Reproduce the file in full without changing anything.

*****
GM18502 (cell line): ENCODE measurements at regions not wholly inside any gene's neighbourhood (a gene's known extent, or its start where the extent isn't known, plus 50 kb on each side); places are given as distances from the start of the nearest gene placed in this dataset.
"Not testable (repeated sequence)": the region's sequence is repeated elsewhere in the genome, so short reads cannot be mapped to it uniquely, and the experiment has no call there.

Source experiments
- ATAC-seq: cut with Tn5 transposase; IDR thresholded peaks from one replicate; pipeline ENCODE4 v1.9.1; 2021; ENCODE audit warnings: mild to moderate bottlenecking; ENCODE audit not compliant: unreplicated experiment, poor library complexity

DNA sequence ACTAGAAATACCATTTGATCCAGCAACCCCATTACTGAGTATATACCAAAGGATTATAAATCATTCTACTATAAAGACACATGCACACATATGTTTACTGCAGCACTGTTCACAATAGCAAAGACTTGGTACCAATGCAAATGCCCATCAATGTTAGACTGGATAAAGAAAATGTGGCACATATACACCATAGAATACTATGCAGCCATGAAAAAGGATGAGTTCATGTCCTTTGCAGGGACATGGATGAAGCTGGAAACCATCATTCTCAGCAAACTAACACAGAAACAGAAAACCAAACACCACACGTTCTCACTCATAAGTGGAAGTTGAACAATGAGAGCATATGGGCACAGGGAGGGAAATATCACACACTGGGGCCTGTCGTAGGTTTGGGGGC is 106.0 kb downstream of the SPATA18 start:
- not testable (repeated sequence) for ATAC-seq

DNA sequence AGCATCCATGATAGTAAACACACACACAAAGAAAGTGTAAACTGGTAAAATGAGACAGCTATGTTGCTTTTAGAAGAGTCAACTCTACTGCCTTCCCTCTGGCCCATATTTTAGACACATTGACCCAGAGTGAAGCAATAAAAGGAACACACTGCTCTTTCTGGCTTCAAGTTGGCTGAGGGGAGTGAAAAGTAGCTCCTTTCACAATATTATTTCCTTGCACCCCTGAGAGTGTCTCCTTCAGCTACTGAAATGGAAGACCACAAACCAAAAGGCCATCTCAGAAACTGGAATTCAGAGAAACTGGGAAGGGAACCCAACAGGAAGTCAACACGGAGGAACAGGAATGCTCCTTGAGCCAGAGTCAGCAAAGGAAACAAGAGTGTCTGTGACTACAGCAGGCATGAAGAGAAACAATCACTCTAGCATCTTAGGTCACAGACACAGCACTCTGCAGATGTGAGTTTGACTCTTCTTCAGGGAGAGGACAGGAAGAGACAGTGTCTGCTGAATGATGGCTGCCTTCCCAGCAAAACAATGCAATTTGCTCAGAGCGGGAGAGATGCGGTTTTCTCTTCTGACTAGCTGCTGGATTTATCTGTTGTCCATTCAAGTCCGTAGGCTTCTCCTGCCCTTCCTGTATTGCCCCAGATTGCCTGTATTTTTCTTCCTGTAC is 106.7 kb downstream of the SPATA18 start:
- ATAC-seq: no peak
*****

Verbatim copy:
GM18502 (cell line): ENCODE measurements at regions not wholly inside any gene's neighbourhood (a gene's known extent, or its start where the extent isn't known, plus 50 kb on each side); places are given as distances from the start of the nearest gene placed in this dataset.
"Not testable (repeated sequence)": the region's sequence is repeated elsewhere in the genome, so short reads cannot be mapped to it uniquely, and the experiment has no call there.

Source experiments
- ATAC-seq: cut with Tn5 transposase; IDR thresholded peaks from one replicate; pipeline ENCODE4 v1.9.1; 2021; ENCODE audit warnings: mild to moderate bottlenecking; ENCODE audit not compliant: unreplicated experiment, poor library complexity

DNA sequence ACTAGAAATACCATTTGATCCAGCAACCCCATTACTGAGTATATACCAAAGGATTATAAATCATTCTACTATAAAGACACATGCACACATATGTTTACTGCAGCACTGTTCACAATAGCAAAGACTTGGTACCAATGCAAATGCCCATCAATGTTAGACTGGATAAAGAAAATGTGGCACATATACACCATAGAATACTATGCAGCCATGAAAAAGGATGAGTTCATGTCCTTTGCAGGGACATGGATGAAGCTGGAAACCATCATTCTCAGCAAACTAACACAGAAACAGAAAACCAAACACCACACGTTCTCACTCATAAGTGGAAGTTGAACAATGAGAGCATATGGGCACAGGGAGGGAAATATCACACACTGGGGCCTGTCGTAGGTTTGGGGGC is 106.0 kb downstream of the SPATA18 start:
- not testable (repeated sequence) for ATAC-seq

DNA sequence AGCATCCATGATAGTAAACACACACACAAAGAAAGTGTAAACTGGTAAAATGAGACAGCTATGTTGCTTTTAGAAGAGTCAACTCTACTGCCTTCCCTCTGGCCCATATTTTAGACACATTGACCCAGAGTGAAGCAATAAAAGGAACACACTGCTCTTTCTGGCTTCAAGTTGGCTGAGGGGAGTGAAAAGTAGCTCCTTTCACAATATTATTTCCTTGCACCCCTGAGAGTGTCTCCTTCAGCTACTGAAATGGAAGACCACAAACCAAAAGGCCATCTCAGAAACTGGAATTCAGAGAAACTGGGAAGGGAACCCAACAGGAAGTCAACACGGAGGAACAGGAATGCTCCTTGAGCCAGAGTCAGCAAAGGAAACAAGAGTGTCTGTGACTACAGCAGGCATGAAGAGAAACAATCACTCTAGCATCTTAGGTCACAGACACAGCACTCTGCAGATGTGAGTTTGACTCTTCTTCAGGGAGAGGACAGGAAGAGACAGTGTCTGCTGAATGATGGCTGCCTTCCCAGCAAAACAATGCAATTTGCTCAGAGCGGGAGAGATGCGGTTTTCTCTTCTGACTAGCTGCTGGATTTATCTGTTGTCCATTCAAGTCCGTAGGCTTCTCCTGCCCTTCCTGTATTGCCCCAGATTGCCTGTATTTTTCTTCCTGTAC is 106.7 kb downstream of the SPATA18 start:
- ATAC-seq: no peak